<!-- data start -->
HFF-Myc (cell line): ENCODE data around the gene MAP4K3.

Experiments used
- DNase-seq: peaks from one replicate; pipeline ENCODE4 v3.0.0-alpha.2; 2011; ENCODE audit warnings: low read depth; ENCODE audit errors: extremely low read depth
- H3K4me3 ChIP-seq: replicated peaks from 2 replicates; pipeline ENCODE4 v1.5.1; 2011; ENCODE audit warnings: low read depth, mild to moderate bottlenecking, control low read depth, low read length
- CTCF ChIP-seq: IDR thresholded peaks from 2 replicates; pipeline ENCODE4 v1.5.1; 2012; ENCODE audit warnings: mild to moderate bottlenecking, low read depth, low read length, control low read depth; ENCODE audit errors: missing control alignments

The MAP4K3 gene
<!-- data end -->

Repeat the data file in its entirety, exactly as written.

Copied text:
HFF-Myc (cell line): ENCODE data around the gene MAP4K3.

Experiments used
- DNase-seq: peaks from one replicate; pipeline ENCODE4 v3.0.0-alpha.2; 2011; ENCODE audit warnings: low read depth; ENCODE audit errors: extremely low read depth
- H3K4me3 ChIP-seq: replicated peaks from 2 replicates; pipeline ENCODE4 v1.5.1; 2011; ENCODE audit warnings: low read depth, mild to moderate bottlenecking, control low read depth, low read length
- CTCF ChIP-seq: IDR thresholded peaks from 2 replicates; pipeline ENCODE4 v1.5.1; 2012; ENCODE audit warnings: mild to moderate bottlenecking, low read depth, low read length, control low read depth; ENCODE audit errors: missing control alignments

The MAP4K3 gene